Willing to take the risks…
And being kind to ourselves when we’re less than perfect.
That’s what “growth mindset” is all about.
Telling yourself (and really believing) that “I’m working hard, learning and I’ll get this…”
…instead of telling yourself “I’m just not smart about this and never have been.”
Knowing that learning from challenges is an amazing way to rewire your brain…
…rather than beating yourself up for “not being good at something…” yet.
Looking at what you did well…
…instead of always focusing on what you did wrong.
Appreciating yourself for the effort and hard work that’s moving you forward…
…not just aiming for perfection, which is totally exhausting.
Rather than focusing on judging and labeling yourself as “good at” or “bad at” something, we all feel more confident when we look at what we learned and how we showed up to try.
This is as true in life as it is in the kitchen.
Feeling confident in the kitchen comes from allowing yourself to grow, evolve, try, and even “fail.”
I’ve been experimenting with healthy animal-protein meals, and started with the basics: roast chicken.
I was worried when I started eating meat again…
Worried that I wouldn’t be good at it (I was a vegan chef for over 10 years)…
Worried that I’d feel guilty about eating it…
Worried what other people would think about me and label me as…
But then I started cooking, just to cook.
I started with eggs, then advanced to chicken.
(guess that answers the age-old question, doesn’t it!?)
And I’ve learned a lot in the process:
- how to roast a whole chicken (please remove the gibblits)
- how to make chicken broth (have to add enough water when simmering overnight)
- the best of vegan cooking can make cooking meat recipes even healthier (sea veggies!)
So if you’ve told yourself that you’re no good…
not creative in the kitchen…
can’t do it like your grandma did…
I encourage you to take a risk and switch your mindset.
Try these 3 chicken recipes, all from 1 chicken, over the next week.
Not only is the chicken broth incredibly delicious, even heated up in a mug for a quick lunch, but it’s filled with nutrients and minerals that build your bones and heal your gut.
Roast Chicken with Garlic, Lemon & Rosemary
1 organic, free-range chicken (5-6 pounds)
fresh ground black pepper
2 teaspoons paprika
1 lemon, halved
1 large bunch fresh rosemary
8-10 cloves garlic
4 tablespoons olive oil
1 large yellow onion, cut into 6 wedges
4 carrots, cut into 2-inch chunks
1 bulb fennel, cut into 6 wedges
- Preheat oven to 450 F.
- Remove the giblets from inside the chicken. Rinse the chicken inside and out, and pat dry with paper towels.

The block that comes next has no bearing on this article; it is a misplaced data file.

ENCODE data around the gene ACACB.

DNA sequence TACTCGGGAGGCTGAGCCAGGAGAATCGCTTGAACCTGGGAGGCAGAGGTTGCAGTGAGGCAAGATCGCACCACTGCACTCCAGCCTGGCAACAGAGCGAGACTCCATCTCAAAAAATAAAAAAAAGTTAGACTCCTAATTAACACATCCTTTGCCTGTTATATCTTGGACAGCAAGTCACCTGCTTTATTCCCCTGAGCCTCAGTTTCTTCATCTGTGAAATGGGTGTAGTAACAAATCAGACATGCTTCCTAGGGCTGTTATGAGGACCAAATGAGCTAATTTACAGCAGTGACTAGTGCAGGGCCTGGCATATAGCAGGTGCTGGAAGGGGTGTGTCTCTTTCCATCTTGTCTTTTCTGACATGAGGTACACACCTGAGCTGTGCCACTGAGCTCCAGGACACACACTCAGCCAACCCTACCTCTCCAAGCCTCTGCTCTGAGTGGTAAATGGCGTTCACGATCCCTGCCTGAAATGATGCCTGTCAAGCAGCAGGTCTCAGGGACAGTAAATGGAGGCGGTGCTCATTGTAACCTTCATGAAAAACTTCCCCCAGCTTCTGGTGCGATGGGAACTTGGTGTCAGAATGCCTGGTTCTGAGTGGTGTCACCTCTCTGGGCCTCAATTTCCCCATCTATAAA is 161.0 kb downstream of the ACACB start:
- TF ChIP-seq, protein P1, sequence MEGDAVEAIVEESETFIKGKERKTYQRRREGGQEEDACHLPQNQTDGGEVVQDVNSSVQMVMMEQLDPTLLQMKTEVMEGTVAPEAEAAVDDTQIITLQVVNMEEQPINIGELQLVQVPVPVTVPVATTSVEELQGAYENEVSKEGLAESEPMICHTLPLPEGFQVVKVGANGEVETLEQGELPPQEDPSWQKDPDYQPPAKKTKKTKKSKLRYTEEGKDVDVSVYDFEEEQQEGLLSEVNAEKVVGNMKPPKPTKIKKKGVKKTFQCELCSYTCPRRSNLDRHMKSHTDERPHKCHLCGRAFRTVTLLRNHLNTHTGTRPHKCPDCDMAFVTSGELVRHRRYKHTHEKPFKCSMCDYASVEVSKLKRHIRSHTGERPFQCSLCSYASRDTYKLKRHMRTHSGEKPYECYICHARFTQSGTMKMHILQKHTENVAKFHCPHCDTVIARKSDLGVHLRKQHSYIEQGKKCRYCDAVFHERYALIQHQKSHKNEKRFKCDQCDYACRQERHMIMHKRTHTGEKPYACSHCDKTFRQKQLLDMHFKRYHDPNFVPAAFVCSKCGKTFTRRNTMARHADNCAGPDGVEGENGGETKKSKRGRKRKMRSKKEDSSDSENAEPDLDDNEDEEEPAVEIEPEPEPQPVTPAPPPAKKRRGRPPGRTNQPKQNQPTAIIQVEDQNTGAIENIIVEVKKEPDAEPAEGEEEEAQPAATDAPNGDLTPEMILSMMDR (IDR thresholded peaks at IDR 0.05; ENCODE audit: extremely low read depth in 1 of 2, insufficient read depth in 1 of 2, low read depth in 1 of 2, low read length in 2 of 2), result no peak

- Sprinkle the outside with salt, pepper and paprika.
- Stuff the cavity with rosemary, lemon, and 3 garlic cloves.
- Brush the outside with 2 tablespoons of olive oil, and sprinkle again with salt and pepper.
- Place the onion, carrots, fennel and remaining garlic cloves in a roasting pan. Toss with olive oil, a pinch of salt, and more pepper.
- Spread around the roasting pan, and place the chicken on top.
- Roast the chicken for 1 1/2 hours, on the middle rack of the oven, or until the juices run clear when you cut between a leg and a thigh. Remove the chicken and veggies to a platter and cover with foil for 15 minutes.
- Slice and enjoy the chicken, saving all bones and carcass, plus any bits of chicken still clinging to the bones for the bone broth recipe below.
Throwing chicken bones and veggies in a pot with some water is like magic – you end up with a healing, flavorful, CHEAP home remedy for healing your gut and building your bones. The gelatin found in bone broth is a hydrophilic colloid. It attracts and holds liquids, including digestive juices, thereby supporting proper digestion – bone broth “heals and seals” your gut.
Adding a bit of vinegar to the cooking stew helps draw out the calcium and magnesium and other minerals from the bones, making this super nutritious!
Bone broth also helps with reducing join pain and inflammation due to the chondroitin sulphates, glucosamine, and other compounds extracted from the boiled down cartilage
Place leftover chicken bones and carcass with clinging bits of meat in a large pot. Add a variety of vegetables for flavor. I like:
1 yellow onion, quartered
1 head garlic, sliced in half (no need to peel)
1-2 chunked carrots
2-3 celery stalked, chopped
handful of shiitake mushrooms and stems
1 chopped leak
1-2 pieces Kombu sea vegetable
1-2 tablespoons apple cider vinegar
Add enough filtered water to cover all of the chicken.
Place over high heat to bring to a boil, then reduce to a simmer and cook for 1 hour. Add more water and bring back to a low, low simmer. Cook for 12- 24 hours, adding water to keep the chicken covered.
Strain the broth and press the vegetables and chicken to extract all possible liquid.
Store in glass jars for future use, drink hot for a quick snack or lunch, or use to make Chicken Soup recipe below!
Chicken Soup with Bone Broth
6 cups bone broth
1-2 cups cooked leftover chicken, cubed or shredded
1/4 cup yellow onion
1 clove garlic, minced
1 carrot, thinly sliced into rounds
1/4 cup minced celery
6 shiitake mushroom caps, thinly sliced
1 teaspoon fresh thyme leaves
1 teaspoon fresh sage leaves, thinly sliced
Combine all ingredients into a soup pot, cover, and bring to a boil over high heat.
Lower heat to a simmer, and cook for 20 minutes. Taste and add 1/4 teaspoon salt if you like.
Learning how to roast a chicken, and use it 3 different ways, while creating a deeply nourishing meal for my family kinda makes me feel like a bad ass.
What’s cooler than knowing how to heal your body with food? Not much.